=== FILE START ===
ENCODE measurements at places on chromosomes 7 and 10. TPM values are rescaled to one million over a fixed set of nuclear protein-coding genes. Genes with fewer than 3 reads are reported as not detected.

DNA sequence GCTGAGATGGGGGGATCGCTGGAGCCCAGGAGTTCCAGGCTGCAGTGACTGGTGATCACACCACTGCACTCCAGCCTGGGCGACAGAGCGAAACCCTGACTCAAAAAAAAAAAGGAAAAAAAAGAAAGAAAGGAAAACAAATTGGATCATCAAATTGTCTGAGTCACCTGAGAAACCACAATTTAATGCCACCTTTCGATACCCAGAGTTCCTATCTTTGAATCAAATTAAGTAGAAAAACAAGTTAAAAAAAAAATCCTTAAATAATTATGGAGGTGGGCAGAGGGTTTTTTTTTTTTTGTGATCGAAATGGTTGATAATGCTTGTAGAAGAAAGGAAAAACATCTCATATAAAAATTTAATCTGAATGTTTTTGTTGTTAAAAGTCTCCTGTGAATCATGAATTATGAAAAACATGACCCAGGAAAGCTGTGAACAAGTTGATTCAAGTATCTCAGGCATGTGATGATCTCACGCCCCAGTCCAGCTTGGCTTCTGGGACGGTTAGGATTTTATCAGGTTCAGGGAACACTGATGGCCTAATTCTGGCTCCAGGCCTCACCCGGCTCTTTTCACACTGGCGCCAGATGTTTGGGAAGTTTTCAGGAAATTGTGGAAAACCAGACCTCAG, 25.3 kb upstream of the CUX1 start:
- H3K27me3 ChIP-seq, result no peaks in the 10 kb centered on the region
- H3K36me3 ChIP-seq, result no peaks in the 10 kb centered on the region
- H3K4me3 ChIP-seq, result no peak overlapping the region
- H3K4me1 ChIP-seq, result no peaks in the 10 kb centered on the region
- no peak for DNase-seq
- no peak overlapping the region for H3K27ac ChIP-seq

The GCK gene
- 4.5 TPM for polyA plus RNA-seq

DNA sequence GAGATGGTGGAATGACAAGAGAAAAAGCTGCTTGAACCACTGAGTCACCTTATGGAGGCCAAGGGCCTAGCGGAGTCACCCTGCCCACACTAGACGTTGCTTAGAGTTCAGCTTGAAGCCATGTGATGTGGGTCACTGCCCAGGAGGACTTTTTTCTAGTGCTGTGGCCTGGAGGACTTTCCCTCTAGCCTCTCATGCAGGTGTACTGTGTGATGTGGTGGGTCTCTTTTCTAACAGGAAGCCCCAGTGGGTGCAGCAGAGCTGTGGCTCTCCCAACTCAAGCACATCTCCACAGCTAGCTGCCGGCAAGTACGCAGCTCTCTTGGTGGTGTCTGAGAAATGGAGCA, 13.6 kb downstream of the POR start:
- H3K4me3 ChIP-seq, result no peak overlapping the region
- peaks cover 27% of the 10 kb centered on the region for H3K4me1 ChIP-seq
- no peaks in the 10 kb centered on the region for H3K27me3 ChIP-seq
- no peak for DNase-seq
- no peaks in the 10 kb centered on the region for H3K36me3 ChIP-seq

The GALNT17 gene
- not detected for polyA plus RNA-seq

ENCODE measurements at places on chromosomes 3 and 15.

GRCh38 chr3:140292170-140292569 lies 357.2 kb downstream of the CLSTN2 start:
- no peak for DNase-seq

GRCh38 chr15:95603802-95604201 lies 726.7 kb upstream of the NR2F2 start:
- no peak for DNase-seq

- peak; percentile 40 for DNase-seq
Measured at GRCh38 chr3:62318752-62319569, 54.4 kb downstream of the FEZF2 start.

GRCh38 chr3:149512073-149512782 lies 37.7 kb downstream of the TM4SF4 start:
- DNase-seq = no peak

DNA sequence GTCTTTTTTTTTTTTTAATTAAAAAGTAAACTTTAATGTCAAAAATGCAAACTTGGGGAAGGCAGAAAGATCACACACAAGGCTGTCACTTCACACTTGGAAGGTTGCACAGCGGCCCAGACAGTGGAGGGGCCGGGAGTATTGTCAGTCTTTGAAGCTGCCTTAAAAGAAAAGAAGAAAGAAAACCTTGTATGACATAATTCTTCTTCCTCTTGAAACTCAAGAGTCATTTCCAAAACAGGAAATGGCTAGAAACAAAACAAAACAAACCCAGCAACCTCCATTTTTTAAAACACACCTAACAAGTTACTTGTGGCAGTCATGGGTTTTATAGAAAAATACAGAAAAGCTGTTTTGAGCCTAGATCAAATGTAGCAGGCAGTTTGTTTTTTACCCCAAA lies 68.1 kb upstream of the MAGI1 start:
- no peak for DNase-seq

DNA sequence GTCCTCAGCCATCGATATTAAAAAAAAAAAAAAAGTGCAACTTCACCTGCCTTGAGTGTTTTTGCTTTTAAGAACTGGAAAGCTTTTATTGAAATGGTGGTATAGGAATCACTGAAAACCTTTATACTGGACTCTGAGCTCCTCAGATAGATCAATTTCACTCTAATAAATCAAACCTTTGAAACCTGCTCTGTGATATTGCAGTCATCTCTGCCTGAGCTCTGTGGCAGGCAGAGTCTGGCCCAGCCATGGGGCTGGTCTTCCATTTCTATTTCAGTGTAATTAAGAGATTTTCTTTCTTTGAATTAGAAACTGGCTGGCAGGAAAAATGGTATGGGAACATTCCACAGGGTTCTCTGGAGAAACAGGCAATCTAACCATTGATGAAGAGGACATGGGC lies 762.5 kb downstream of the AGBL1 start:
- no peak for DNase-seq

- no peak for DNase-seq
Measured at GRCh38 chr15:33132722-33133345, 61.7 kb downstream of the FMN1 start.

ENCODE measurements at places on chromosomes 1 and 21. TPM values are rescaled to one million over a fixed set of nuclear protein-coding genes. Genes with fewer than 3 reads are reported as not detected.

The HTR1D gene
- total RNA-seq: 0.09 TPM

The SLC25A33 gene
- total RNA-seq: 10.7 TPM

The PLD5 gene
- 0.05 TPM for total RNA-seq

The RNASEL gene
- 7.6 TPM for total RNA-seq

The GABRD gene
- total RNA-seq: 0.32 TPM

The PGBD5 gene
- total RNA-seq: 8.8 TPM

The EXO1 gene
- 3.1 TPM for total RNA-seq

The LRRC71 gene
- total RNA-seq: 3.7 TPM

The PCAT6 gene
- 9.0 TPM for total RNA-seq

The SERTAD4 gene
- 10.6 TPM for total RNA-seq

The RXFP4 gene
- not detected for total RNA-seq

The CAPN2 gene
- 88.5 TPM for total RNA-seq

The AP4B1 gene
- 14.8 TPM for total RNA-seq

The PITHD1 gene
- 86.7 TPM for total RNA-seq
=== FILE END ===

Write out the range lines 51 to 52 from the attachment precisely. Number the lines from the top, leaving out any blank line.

The PCAT6 gene
- 9.0 TPM for total RNA-seq